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Bubonic Plague and AIDS

Home | Origin of the Bubonic Plague and AIDS | Common Myths and Misconceptions | Symptoms | Treatment Options | Spread of the Diseases | Treatment From the Public | Positions of Power: How Did They React? | Impact on the World | Comparing and Contrasting the Bubonic Plague and AIDS | Bibliography

Spread of the Diseases

Bubonic Plague
The Bubonic Plague could probably be considered one of the most contagious and deadly diseases in history. The sanitation of the villages and towns in Medieval Europe was pitiful, so there were rats in the streets, which were infected with the plague and carrying the plague-infecting fleas. If you came in direct contact with one of these rats or fleas, you would have the plague. It was said there were cases that persons going to bed well would die before they woke and doctors would catch the illness at a bedside and die before their patient. The plague existed in two forms, one that infected the bloodstream, causing the buboes and the internal bleeding, which was spread by contact. The other form, called the pneumonic plague, was even more vicious and attacked the lungs and respiratory system and was spread by respiatory infection.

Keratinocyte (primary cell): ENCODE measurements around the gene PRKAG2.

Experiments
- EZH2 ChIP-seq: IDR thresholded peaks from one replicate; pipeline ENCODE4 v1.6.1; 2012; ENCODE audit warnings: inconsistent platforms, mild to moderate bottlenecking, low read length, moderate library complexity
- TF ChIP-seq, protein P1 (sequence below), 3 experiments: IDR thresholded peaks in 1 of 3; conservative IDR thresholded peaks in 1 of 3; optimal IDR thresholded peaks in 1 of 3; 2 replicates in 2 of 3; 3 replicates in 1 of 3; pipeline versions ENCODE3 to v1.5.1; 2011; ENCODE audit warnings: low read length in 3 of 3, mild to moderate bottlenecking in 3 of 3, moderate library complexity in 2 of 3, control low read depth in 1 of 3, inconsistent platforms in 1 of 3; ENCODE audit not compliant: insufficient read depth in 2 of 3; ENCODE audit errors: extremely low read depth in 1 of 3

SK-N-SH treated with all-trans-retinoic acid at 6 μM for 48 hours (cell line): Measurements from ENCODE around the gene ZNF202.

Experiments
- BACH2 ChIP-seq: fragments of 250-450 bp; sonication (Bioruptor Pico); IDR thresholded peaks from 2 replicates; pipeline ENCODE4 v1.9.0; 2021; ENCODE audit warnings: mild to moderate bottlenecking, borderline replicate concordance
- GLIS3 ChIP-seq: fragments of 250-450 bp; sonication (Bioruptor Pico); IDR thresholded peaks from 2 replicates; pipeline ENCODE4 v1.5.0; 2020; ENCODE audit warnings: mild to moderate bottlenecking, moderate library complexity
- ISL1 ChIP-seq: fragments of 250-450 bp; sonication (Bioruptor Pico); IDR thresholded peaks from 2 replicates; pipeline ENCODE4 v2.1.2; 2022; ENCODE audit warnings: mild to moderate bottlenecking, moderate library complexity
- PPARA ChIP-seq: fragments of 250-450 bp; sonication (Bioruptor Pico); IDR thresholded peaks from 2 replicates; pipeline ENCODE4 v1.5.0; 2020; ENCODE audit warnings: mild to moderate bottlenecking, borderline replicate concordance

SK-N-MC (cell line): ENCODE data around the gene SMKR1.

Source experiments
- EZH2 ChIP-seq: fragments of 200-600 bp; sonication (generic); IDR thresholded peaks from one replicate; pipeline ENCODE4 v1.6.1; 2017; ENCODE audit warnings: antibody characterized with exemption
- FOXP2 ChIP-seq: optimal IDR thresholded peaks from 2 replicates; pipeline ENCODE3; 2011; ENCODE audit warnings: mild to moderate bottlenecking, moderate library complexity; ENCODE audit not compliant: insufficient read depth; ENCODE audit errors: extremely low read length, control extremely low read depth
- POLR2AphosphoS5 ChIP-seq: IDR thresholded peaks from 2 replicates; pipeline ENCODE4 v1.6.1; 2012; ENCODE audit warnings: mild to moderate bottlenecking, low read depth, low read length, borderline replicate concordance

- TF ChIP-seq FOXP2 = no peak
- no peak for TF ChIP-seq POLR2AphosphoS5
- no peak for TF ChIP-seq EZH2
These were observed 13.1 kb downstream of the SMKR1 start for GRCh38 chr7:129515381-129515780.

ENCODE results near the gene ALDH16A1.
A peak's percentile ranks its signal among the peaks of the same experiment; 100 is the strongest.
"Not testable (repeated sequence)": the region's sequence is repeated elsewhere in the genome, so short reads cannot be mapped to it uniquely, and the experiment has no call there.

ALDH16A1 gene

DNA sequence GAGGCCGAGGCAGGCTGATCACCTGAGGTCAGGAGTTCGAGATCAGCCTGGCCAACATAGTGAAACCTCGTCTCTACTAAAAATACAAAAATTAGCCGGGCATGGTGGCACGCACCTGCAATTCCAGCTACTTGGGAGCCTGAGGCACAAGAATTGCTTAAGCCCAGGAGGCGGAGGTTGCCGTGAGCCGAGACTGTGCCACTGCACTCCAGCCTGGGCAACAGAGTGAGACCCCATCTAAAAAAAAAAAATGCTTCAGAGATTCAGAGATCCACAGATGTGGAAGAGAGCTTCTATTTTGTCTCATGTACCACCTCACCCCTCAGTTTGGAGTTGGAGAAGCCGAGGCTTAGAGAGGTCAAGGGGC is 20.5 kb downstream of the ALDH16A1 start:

HIV/AIDS spreads from human to human. It can be spread through homosexual and heterosexual intercourse, the sharing of needles, blood transfusions (however, this is very uncommon today because all donated blood is screened for HIV), contact with infected blood (such as using instruments contaminated with someone elses blood), from an infected mother to her baby during pregnancy, childbirth and sometimes even breastfeeding. HIV/AIDS can be prevented by abstinence, being faithful to your partner, and correct condom usage.



Author: Brooke Wilder 2006